The Mystery of Silicon Valley Politics

President Barack Obama holds a town hall with Facebook founder Mark Zuckerberg. President Barack Obama holds a town hall with Facebook founder Mark Zuckerberg.[/caption]

Silicon Valley is an invaluable Democratic asset. In 2012, Barack Obama crushed Mitt Romney by 42 percentage points in Santa Clara County and 71 points — yes, a 71 point margin — in the county of San Francisco. More importantly, Obama drew on Silicon Valley’s deep reservoir of wealth and programming talent. As Nate Silver reported last year, the Obama campaign picked up an overwhelming share of contributions from tech company employees — including more than 90 percent each from Google, Apple and Netflix. And Obama’s strong support among Valley tech whizzes undoubtedly contributed to his campaign’s superior information technology systems.

These remarkable figures were on my mind when I read George Packer’s latest piece for the New Yorker, “Change the World,” a cutting indictment of the tech industry’s politics and culture — in particular, of the class-segregation, corporate arrogance and income inequality that he says have come to characterize the Silicon Valley. The Valley, like any other major American industry, is simply “a group of powerful corporations and wealthy individuals with their own well-guarded interests,” Packer writes.

The article denounces “tech exceptionalism,” the notion that technology companies are superior to Big Pharma, Big Oil, or Wall Street. But they are different in at least one sense — the natural gas, pharmaceutical and financial industries all donated very heavily to Republicans in the 2012 elections, according to the Center for Responsive Politics, while tech companies donated almost exclusively to Obama. The tech sector clearly has a fundamentally different idea of how society should operate.

So what makes the Silicon Valley distinctive? How can the Valley’s aversion to government regulation, the influence of big corporations and the hugely uneven accumulation of wealth they have enabled, be squared with the tech industry’s unwavering devotion to the party of the 99 percent? Meanwhile, why has the GOP, supposedly the party of unfettered capitalism, faced such an emphatic rebuke from the most dynamic sector of the American economy?

Social issues are undoubtedly a key factor — the San Francisco Bay Area is, after all, famously supportive of gay rights and multiculturalism. This seems to be Packer’s favorite explanation for the Valley’s commitment to Democratic candidates. In a follow-up blog post to his article, he wrote, “Silicon Valley’s social liberalism runs so deep that the Republican party in its current version could never win more than a small number of votes there.” For example, Fred Wilson, a prominent venture capitalist who has invested in Twitter, Tumblr and Zynga, wrote on his blog last year: “The social views of the Republican party are more frightening to me than the economic views of the Democratic party. So I hold my nose and vote Democratic most of the time.”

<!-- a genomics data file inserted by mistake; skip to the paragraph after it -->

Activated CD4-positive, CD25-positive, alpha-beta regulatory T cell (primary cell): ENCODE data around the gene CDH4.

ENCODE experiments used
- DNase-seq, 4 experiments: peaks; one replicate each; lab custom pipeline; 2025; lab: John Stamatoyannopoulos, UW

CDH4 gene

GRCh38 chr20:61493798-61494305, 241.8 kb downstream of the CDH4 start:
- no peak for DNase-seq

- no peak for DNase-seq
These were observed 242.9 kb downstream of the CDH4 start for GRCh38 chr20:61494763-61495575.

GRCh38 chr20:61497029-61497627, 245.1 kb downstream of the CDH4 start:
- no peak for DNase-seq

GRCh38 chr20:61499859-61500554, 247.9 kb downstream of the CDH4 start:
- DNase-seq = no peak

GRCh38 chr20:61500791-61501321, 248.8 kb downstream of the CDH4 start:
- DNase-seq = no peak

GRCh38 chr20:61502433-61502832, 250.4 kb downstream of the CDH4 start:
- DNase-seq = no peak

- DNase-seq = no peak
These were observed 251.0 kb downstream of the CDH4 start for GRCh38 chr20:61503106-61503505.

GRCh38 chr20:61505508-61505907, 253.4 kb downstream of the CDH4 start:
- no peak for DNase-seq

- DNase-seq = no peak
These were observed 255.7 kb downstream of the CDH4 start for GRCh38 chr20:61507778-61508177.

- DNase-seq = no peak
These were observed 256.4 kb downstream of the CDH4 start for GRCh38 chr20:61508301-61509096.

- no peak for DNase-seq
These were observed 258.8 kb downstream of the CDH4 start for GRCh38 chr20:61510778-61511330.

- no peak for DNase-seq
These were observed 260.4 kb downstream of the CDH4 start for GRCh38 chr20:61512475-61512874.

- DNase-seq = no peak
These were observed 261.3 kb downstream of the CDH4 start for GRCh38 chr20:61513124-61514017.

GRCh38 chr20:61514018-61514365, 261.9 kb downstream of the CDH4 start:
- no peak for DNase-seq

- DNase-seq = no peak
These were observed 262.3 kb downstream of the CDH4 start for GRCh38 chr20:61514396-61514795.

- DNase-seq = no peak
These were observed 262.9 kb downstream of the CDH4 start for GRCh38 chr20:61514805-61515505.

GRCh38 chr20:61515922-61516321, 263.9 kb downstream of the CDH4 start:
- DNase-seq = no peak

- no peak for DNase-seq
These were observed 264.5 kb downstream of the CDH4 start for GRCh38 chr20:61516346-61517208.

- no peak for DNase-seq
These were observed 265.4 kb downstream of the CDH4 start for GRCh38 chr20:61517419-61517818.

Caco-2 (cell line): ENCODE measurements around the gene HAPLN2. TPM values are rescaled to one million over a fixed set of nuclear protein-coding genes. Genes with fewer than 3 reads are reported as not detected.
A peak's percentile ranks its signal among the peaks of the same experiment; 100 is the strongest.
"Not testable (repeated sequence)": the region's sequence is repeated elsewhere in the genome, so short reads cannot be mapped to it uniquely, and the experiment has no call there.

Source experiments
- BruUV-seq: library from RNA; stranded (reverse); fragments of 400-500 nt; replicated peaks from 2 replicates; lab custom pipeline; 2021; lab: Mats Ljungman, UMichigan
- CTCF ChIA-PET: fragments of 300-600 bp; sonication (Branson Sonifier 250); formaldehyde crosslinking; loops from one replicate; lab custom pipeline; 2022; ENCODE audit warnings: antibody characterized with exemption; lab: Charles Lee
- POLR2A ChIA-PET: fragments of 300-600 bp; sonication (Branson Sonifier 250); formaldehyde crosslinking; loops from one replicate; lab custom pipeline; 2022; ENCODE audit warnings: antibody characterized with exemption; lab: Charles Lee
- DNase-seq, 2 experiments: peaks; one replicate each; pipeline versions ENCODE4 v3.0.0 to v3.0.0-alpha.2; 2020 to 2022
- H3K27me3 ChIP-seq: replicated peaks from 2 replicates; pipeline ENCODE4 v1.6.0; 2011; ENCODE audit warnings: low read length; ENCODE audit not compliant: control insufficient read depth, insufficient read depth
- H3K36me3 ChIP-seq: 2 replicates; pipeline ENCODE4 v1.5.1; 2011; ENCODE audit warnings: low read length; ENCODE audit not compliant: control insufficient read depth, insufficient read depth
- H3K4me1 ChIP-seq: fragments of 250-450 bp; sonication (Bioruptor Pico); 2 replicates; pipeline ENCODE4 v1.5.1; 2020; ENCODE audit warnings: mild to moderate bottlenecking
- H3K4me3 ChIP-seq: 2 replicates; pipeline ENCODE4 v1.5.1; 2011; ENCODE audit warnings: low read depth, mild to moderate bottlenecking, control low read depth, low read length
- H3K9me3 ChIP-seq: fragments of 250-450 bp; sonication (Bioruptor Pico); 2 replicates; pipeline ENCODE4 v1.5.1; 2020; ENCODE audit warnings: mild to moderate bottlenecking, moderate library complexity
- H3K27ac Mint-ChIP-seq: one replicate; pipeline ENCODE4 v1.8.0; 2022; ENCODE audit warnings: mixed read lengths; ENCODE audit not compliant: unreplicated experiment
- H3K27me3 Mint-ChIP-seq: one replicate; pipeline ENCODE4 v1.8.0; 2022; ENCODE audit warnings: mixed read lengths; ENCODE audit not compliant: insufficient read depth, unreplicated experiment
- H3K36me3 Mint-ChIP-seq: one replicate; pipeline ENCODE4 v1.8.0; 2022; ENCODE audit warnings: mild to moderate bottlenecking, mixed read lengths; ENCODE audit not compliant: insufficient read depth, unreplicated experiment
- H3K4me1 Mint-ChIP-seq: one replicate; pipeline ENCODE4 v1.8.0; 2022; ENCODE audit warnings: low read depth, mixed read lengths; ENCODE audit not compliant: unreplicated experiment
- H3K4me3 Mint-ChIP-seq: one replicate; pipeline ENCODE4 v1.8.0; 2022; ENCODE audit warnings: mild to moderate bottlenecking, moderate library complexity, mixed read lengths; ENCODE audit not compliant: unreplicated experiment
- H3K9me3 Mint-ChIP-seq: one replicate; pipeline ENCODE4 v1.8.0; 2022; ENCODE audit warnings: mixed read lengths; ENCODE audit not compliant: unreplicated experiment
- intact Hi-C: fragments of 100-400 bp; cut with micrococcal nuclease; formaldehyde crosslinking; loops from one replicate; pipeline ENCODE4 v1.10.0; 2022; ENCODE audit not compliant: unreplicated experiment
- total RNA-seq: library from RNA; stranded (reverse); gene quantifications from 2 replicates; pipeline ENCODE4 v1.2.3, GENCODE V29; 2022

Clearly, it is impossible to craft a theory of the Valley’s political leanings without reference to its social liberalism. But this explanation alone strikes me as incomplete. After all, the 2012 election was mostly about the economy. And in national elections with more culture war flashpoints, like 2000 and 2004, the Democratic margin of victory in the Silicon Valley was significantly smaller than in 2012, according to Silver’s data.

A more complete explanation would also take into account the ethos of the information technology industry itself. Tech companies are committed to profits, of course. But tech is distinguished from other industries by its lofty sense of purpose. When you talk to young Silicon Valley entrepreneurs, it’s clear that they want fame and fortune — but they also earnestly want to propel human progress, solve intractable problems and “change the world.” This conception of the tech industry, taken too far, can be utopian, naive or self-serving, as Packer richly illustrates in his piece. But this “change the world” idealism also represents a genuine sense of public mission, of commitment to the collective good, for which there is little room in the Romney-Ryan Republican party. In the age of multinational corporations, corporate buyouts and outsourcing, it might be the only type of public mission we can reasonably hope for our corporations to have.

Finally, the type of change wrought by the information revolution often cuts against the way Republicans think about community. The looser, more decentralized social arrangements fostered by social networks are anathema to many on the right. The New York Times’ Ross Douthat, for example, has lamented “the weakening of flesh-and-blood ties and the decline of traditional communal institutions” as a result of the ascent of virtual forms of community — “the sense of isolation that coexists with our technological mastery.” So it’s not only that the Silicon Valley revolutionaries want to “change the world” — it’s that they want to change it in a way that threatens to weaken traditional arrangements that many conservatives hold dear.

Silicon Valley’s politics do not fit neatly on the partisan spectrum. And they are not fixed — Santa Clara County supported Reagan in ‘80 and ‘84, before turning sharply to the left in the past twenty years. Further transformations are sure to come. After all, anything is possible in the Silicon Valley.

I invite you to follow me on Twitter or email me at jawillick (at) gmail (dot) com.

Image Source: El Mostrador via Creative Commons.